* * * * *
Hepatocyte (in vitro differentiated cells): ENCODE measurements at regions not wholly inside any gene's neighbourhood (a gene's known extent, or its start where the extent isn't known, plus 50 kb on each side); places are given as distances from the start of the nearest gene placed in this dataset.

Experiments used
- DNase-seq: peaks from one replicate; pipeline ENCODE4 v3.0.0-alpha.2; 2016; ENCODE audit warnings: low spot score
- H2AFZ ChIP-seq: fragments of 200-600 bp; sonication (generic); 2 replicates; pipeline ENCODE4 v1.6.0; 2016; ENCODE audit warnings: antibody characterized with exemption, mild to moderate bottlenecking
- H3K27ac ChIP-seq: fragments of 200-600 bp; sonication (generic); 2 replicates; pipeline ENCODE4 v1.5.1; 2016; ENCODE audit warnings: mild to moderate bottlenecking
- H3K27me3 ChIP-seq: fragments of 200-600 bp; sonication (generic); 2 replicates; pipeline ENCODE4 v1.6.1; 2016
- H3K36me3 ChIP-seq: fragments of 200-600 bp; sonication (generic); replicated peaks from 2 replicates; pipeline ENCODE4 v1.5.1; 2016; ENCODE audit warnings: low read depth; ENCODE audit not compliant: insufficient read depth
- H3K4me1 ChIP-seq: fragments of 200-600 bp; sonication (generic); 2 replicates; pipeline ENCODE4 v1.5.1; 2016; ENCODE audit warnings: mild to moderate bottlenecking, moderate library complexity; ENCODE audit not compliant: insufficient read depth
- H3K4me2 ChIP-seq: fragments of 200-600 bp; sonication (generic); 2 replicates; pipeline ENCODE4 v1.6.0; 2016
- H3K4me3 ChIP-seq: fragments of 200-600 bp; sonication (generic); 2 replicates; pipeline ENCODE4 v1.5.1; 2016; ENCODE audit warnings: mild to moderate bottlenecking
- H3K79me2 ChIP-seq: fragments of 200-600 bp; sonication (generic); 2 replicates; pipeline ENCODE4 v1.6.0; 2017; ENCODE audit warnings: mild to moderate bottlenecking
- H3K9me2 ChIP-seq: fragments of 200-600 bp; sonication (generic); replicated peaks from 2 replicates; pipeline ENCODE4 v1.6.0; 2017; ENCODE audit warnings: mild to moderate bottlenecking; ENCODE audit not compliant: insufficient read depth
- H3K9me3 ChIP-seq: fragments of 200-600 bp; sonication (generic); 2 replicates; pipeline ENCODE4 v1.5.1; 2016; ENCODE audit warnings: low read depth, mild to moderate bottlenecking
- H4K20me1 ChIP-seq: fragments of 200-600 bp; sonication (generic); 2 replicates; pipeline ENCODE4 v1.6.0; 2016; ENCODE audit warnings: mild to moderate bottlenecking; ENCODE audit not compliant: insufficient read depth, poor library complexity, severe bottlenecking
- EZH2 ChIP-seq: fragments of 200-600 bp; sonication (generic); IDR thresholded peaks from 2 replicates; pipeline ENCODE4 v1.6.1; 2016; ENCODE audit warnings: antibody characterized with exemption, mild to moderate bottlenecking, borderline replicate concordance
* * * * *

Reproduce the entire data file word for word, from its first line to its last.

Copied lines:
Hepatocyte (in vitro differentiated cells): ENCODE measurements at regions not wholly inside any gene's neighbourhood (a gene's known extent, or its start where the extent isn't known, plus 50 kb on each side); places are given as distances from the start of the nearest gene placed in this dataset.

Experiments used
- DNase-seq: peaks from one replicate; pipeline ENCODE4 v3.0.0-alpha.2; 2016; ENCODE audit warnings: low spot score
- H2AFZ ChIP-seq: fragments of 200-600 bp; sonication (generic); 2 replicates; pipeline ENCODE4 v1.6.0; 2016; ENCODE audit warnings: antibody characterized with exemption, mild to moderate bottlenecking
- H3K27ac ChIP-seq: fragments of 200-600 bp; sonication (generic); 2 replicates; pipeline ENCODE4 v1.5.1; 2016; ENCODE audit warnings: mild to moderate bottlenecking
- H3K27me3 ChIP-seq: fragments of 200-600 bp; sonication (generic); 2 replicates; pipeline ENCODE4 v1.6.1; 2016
- H3K36me3 ChIP-seq: fragments of 200-600 bp; sonication (generic); replicated peaks from 2 replicates; pipeline ENCODE4 v1.5.1; 2016; ENCODE audit warnings: low read depth; ENCODE audit not compliant: insufficient read depth
- H3K4me1 ChIP-seq: fragments of 200-600 bp; sonication (generic); 2 replicates; pipeline ENCODE4 v1.5.1; 2016; ENCODE audit warnings: mild to moderate bottlenecking, moderate library complexity; ENCODE audit not compliant: insufficient read depth
- H3K4me2 ChIP-seq: fragments of 200-600 bp; sonication (generic); 2 replicates; pipeline ENCODE4 v1.6.0; 2016
- H3K4me3 ChIP-seq: fragments of 200-600 bp; sonication (generic); 2 replicates; pipeline ENCODE4 v1.5.1; 2016; ENCODE audit warnings: mild to moderate bottlenecking
- H3K79me2 ChIP-seq: fragments of 200-600 bp; sonication (generic); 2 replicates; pipeline ENCODE4 v1.6.0; 2017; ENCODE audit warnings: mild to moderate bottlenecking
- H3K9me2 ChIP-seq: fragments of 200-600 bp; sonication (generic); replicated peaks from 2 replicates; pipeline ENCODE4 v1.6.0; 2017; ENCODE audit warnings: mild to moderate bottlenecking; ENCODE audit not compliant: insufficient read depth
- H3K9me3 ChIP-seq: fragments of 200-600 bp; sonication (generic); 2 replicates; pipeline ENCODE4 v1.5.1; 2016; ENCODE audit warnings: low read depth, mild to moderate bottlenecking
- H4K20me1 ChIP-seq: fragments of 200-600 bp; sonication (generic); 2 replicates; pipeline ENCODE4 v1.6.0; 2016; ENCODE audit warnings: mild to moderate bottlenecking; ENCODE audit not compliant: insufficient read depth, poor library complexity, severe bottlenecking
- EZH2 ChIP-seq: fragments of 200-600 bp; sonication (generic); IDR thresholded peaks from 2 replicates; pipeline ENCODE4 v1.6.1; 2016; ENCODE audit warnings: antibody characterized with exemption, mild to moderate bottlenecking, borderline replicate concordance